I wondered about aspect —the structure of an activity with respect to time (as opposed to its placement in time, which is tense)— for the prototype language, since aspect is a prominent feature of human natlangs.  Aspect has arisen in Lamlosuo mainly through the principle that the action of a neutral vector is usually supposed by default to happen once, whereas the action of an engendered vector is usually supposed to happen habitually.  Thus, in losua fu li susu‍a someone speaks and then sleeps, whereas in losutu li susu‍a a habitual speaker sleeps.  Usually, in a restrictive alignment, aspect too is inherited by the dominant vector, which affords some games with aspect by particular vectors (deferred to the next section below).  If one wanted more nuanced sorts of aspect in the testbed language, one might introduce them through alignments with particular vectors that exist to embody those aspects; however, I never actually did this.  Allowing myself to be guided by whatever "felt" natural to pursue (so one may speculate what sort of butterfly started the relevant breeze), my explorations led me instead to something... different.  Not relating a vector to time, but rather taking "tangents" to the basic vector at various points and in various abstract-spatial directions.  As the trend became more evident, I dubbed that sort of derived relation attitude.  (My language notes assert, within the fictional narrative, that the emphasis on attitude rather than aspect is a natural consequence of the language speakers' navigational mindset.)  Some rather mundanely regular particular vectors were introduced to support attitudes; looking through the lexicon, I see stems jali- (leave), jeli- (go continuously), joli- (arrive), supporting respectively the inceptive, progressive, and terminative attitudes.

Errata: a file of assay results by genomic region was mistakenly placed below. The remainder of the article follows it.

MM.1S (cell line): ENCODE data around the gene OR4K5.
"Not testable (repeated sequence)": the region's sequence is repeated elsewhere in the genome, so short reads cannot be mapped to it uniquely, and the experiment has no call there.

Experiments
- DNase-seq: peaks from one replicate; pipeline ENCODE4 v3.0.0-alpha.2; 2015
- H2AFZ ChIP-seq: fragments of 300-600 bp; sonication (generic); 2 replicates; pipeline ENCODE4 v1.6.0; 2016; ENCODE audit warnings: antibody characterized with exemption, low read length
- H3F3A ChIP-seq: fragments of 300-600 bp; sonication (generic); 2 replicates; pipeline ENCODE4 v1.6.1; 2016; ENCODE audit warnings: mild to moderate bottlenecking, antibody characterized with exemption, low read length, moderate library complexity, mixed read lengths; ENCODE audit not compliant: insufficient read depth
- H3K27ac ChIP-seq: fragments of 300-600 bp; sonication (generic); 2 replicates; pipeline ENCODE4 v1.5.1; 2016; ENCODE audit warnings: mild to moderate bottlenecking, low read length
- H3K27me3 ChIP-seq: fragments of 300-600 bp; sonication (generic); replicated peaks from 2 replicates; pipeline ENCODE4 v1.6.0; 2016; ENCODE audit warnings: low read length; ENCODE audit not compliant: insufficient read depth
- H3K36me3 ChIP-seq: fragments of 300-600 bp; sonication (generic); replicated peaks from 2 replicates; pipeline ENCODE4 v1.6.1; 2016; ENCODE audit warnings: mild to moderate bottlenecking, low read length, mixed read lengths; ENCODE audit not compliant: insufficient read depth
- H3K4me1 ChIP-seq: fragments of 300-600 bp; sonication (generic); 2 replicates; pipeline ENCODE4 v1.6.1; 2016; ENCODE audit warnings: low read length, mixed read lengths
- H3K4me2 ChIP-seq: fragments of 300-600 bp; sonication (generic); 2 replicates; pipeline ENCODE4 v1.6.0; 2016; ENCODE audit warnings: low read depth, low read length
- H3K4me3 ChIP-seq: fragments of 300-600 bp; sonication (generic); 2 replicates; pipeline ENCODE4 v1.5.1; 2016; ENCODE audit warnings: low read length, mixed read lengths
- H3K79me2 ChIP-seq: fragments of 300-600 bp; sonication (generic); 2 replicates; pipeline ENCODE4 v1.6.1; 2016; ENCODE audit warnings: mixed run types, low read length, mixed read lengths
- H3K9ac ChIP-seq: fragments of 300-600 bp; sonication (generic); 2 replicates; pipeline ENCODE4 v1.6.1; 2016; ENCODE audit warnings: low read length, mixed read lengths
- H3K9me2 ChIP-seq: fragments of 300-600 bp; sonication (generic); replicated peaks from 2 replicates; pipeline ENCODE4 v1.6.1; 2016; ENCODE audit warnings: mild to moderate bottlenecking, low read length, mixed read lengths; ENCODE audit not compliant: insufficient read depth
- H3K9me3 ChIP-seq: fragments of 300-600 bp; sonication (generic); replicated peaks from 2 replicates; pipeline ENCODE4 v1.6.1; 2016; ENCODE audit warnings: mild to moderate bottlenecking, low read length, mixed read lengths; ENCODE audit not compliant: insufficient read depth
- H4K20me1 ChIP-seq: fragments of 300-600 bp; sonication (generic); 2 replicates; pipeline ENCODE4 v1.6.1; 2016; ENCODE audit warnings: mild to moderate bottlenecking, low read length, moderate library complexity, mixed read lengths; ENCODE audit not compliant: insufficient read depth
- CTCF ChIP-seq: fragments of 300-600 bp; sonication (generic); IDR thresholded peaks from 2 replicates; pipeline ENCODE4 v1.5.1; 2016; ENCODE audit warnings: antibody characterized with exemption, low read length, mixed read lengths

Extraordinary idiosyncrasies

In any given language, it seems, there's likely to be some particular hotspot in the vocabulary where idiosyncrasies cluster.  Hopefully, the location of such a hotspot ought to say something profound about the language model, though as usual there's always potential bias-of-thought to take into account.  The English verb be is a serious contender for the most irregular verb in the language, with do coming in a respectable second to round out this semantic heart of the language structure.  As noted earlier, I've sometime referred to human languages as "being-doing languages"; and occasionally my notes have called vector languages "going languages".  Early on, I simplistically imagined that a generic vector meaning go might be the center of the language.  Apparently not, though; in the central neighborhood, yes, but not at the very heart.  The stand-out vector that's accumulated irregularity like it's going out of style is fajoa — meaning change state.